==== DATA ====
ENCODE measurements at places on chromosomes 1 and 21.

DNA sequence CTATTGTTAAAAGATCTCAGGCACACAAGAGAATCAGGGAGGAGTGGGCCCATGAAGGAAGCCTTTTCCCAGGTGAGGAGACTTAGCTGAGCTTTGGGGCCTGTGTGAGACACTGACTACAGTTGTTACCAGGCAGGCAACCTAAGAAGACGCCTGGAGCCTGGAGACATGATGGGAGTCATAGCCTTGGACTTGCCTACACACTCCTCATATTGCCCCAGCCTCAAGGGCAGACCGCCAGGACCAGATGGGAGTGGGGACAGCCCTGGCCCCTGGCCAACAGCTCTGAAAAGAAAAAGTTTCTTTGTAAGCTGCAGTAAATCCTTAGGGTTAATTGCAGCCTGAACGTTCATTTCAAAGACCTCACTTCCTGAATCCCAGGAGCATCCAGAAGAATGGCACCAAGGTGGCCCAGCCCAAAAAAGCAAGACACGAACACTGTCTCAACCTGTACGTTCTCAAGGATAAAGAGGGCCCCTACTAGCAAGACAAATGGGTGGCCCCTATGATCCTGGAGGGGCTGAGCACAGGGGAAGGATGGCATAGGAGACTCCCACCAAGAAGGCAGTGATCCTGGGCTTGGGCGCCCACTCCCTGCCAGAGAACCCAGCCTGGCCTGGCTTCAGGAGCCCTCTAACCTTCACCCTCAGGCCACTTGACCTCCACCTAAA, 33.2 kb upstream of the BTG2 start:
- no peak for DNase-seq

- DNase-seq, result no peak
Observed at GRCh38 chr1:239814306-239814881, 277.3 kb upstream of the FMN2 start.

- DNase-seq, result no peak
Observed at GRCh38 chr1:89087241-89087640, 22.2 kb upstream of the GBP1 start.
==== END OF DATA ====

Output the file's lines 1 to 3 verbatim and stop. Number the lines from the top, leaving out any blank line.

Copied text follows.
ENCODE measurements at places on chromosomes 1 and 21.

DNA sequence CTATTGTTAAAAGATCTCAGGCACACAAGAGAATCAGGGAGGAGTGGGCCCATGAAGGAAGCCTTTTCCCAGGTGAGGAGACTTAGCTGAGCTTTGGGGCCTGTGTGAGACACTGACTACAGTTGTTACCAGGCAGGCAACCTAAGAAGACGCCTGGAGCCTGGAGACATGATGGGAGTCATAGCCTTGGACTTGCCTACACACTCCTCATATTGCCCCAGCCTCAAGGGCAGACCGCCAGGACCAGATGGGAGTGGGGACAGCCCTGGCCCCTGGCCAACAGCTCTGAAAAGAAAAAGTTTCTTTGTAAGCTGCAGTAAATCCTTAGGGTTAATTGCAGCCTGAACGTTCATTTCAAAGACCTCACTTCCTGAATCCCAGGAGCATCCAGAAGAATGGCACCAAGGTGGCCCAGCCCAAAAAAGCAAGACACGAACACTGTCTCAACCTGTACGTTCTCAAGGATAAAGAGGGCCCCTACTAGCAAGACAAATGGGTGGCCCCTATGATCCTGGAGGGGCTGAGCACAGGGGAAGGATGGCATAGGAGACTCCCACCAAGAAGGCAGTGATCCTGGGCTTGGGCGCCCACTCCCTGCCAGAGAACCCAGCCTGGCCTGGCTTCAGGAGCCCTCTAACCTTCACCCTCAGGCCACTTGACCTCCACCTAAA, 33.2 kb upstream of the BTG2 start:
- no peak for DNase-seq